How to ADO.Net Connection Pooling
Fundamental of connection pooling
The creation of a new database connection is a relatively hefty and high resource consuming process. Database developers look for each and every opportunity to fine tune their applications for performance. Applications frequently establish the database connection and close them as soon as they are done. This means that during application execution, many identical connections will be repeatedly opened and closed. To minimize this cost of opening connections on each request, ADO.NET uses an optimization technique called connection pooling.
Connection pooling reuses existing active connections with the same connection string instead of creating new connections when a request is made to the database. Actually what happened is , on first request to database, it serves the database call. Once it is done and when the client application requests for closing the connection object, ADO.NET does not destroy the connection object, rather it creates a connection pool and puts the released connection object in the pool and holds the reference to it. Whenever a new Connection becomes opened it asks the connection pool for an existing, and currently not used, internal connection. If an existing, free connection is available ADO.NET wont create a new database connection object but reuse the existing one. As soon as the connection is not needed any more it becomes sent back into the connection pool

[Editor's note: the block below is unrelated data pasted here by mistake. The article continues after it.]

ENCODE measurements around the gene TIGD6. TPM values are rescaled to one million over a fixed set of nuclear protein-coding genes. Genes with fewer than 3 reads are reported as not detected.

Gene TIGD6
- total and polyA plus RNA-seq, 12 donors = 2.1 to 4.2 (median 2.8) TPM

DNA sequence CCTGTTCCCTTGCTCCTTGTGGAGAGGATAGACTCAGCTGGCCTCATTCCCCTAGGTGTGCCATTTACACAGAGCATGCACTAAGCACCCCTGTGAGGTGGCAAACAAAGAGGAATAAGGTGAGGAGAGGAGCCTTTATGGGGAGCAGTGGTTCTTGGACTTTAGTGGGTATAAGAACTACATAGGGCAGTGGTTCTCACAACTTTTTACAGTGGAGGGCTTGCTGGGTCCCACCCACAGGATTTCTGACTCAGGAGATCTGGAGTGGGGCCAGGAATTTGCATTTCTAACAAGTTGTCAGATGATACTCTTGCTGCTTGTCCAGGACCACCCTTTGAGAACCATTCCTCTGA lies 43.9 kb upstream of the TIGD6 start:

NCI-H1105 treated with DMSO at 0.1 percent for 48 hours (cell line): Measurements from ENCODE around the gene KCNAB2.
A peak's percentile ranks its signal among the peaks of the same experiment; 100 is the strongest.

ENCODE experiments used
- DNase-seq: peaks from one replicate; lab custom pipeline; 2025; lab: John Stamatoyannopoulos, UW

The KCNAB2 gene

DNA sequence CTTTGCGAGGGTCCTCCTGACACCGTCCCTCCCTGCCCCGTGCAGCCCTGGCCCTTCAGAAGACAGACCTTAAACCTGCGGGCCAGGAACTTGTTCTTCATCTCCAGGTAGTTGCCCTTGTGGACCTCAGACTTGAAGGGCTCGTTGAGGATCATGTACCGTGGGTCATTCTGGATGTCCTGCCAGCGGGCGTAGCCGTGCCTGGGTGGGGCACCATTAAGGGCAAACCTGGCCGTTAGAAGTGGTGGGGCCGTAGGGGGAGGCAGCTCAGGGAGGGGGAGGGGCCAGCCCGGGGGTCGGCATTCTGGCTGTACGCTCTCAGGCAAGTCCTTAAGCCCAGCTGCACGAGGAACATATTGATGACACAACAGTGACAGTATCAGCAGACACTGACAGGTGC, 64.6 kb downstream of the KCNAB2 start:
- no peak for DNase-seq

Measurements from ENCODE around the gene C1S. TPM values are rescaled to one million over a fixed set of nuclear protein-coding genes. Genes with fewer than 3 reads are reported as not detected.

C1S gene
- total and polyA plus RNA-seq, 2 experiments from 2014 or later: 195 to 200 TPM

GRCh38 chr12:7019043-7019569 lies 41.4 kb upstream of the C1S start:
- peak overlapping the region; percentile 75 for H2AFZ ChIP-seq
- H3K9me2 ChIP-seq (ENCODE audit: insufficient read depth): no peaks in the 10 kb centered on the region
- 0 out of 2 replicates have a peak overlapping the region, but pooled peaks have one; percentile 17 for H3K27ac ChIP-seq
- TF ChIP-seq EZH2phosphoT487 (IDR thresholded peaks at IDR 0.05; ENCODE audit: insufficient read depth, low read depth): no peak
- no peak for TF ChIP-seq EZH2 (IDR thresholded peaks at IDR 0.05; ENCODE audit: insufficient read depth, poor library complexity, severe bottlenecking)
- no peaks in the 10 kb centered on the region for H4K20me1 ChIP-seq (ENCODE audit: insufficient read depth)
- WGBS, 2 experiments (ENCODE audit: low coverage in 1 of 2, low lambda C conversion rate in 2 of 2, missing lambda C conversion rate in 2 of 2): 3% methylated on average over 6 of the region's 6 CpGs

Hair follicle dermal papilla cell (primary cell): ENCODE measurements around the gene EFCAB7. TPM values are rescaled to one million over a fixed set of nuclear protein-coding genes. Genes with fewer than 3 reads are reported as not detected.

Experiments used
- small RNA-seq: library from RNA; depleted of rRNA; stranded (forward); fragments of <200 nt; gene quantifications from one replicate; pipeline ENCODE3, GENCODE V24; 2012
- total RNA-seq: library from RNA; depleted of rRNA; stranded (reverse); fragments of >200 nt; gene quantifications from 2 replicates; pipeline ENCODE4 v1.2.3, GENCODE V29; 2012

A sample connection string
Every connection pool is associated with a distinct connection string and that too, it is specific to that application. Pooling connections can significantly enhance the performance and scalability of your application.
- ADO.Net Frequently Asked Questions
- What are the advantage of ADO.Net
- Differences between classic ADO and ADO.NET
- What are managed providers
- difference between Dataset and DataReader
- How to Transaction in ADO.NET
- What is ADO.Net Locking
- Difference between SqlCommand and SqlCommandBuilder
- Difference between Typed DataSets and UnTyped DataSets